Tuesday, April 28, 2009

Vegetables the Quick, Dirty Way

The following is a reprint from a great article published Sunday April 26 by the Maine Sunday Telegram (found regularly at http://www.mainetoday.com/) . The writer of the article is Tom Atwell who writes a weekly column in the Sunday Telegram called "Maine Gardener". Tom does a great job every week and is a true friend of gardeners and garden centers in Maine.

David Buchanan is a major contributor to the article and he and David Mahaney recently taught a wildly successful vegetable gardening class at Skillin's Falmouth. I think his advice is terrific. Good gardening friend David Kuchta (lots of Davids here) has a different take on David B's take about raised beds and I have included his take at the tail end of this post. David Kuchta blogs daily about gardening at http://gardenmaine.blogspot.com/ and I recommend that you check out his blog frequently. Thanks to all the Davids and to Tom Atwell for all you do for us gardeners in Maine.

"Everybody seems to be talking about vegetable gardening this year. Michelle Obama planted a vegetable garden at the White House. The demand for community-gardening plots is strong. Seed companies are reporting big increases in sales of vegetable seeds.

With all of this new interest, new gardeners need enough information to do the job right. I write a lot about Nancy and me growing vegetables in our garden, and sometimes about growing specific vegetables at home.

But after some reflection, I realized that I had never written a basic column on how to create a vegetable garden.

Instead of writing off the top of my head, I decided to attend a "Grow Your Own Organic Garden" class sponsored by Maine Organic Farmers and Gardeners Association. About 40 classes were held statewide on April 1, and they proved highly popular.

The class, held at Turkey Hill Farm in Cape Elizabeth, was taught by David Buchanan. Buchanan managed Turkey Hill Farm last year, is one of the organizers of Slow Food Portland, and is a designer with Stillman Land Restoration and Design.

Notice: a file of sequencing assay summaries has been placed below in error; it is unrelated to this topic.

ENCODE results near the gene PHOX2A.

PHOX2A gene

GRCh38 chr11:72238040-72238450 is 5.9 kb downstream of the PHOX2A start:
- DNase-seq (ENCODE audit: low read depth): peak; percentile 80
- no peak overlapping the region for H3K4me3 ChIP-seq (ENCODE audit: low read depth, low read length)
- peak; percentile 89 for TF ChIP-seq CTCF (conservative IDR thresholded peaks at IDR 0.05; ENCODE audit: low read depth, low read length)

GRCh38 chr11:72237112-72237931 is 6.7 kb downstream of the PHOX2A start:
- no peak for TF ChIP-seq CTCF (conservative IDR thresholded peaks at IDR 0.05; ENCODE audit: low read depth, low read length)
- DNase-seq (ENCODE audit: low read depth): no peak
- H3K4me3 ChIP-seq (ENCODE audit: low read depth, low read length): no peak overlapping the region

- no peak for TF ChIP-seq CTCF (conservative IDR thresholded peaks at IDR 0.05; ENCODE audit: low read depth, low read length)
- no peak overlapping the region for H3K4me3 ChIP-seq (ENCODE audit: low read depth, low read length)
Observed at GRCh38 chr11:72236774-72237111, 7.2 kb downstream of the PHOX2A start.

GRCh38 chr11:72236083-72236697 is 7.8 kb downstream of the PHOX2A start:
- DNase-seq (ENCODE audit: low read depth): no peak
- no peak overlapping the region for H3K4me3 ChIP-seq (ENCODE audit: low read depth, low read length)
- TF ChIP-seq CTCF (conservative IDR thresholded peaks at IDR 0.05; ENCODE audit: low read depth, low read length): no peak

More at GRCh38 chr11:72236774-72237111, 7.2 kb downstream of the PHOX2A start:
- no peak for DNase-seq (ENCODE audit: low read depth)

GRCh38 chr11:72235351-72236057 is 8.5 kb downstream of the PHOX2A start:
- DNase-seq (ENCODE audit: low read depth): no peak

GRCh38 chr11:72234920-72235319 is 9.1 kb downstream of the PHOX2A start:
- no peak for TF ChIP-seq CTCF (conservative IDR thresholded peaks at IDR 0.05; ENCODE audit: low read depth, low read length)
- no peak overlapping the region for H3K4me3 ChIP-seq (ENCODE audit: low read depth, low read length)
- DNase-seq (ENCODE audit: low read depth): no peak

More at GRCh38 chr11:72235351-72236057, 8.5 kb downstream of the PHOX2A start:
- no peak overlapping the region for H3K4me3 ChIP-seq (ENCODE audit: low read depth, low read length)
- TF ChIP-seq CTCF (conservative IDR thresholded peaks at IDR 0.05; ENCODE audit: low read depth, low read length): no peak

"Light is the key to any new garden," Buchanan said. "Light and soil."

Your garden plot should receive seven to eight hours of sunlight every day, especially to grow tomatoes, peppers and eggplants, Buchanan said. For greens, such as lettuce and beets, you can cut it back to five or six hours. Root crops are somewhere in the middle.

"But as you lessen the light, you weaken the vigor of the plant," he said.

If you have several places with enough light, Buchanan suggests picking the one that is most convenient to the kitchen. "You want to get from your kitchen to your garden with minimal time, effort and clothing," he said.

If you are a new gardener, start small. Buchanan suggests a beginner's garden should be 10 feet by 10 feet. If you try to do more the first year, you can become overwhelmed and give up. And by planting closely together, you can get a lot of food from a 10-by-10 garden. If you do a good job with that garden, next year you can expand.

Removing sod is one of the first steps in creating a garden. Don't just till in the sod, because a tiller goes only 3 or 4 inches deep and the grass will keep resprouting through the year. The best method of getting rid of grass is starting a year earlier, covering the grass with a layer of newspaper six sheets deep, and putting mulch on top of that. If you didn't think to kill the sod last year, you are going to have to lift it this year.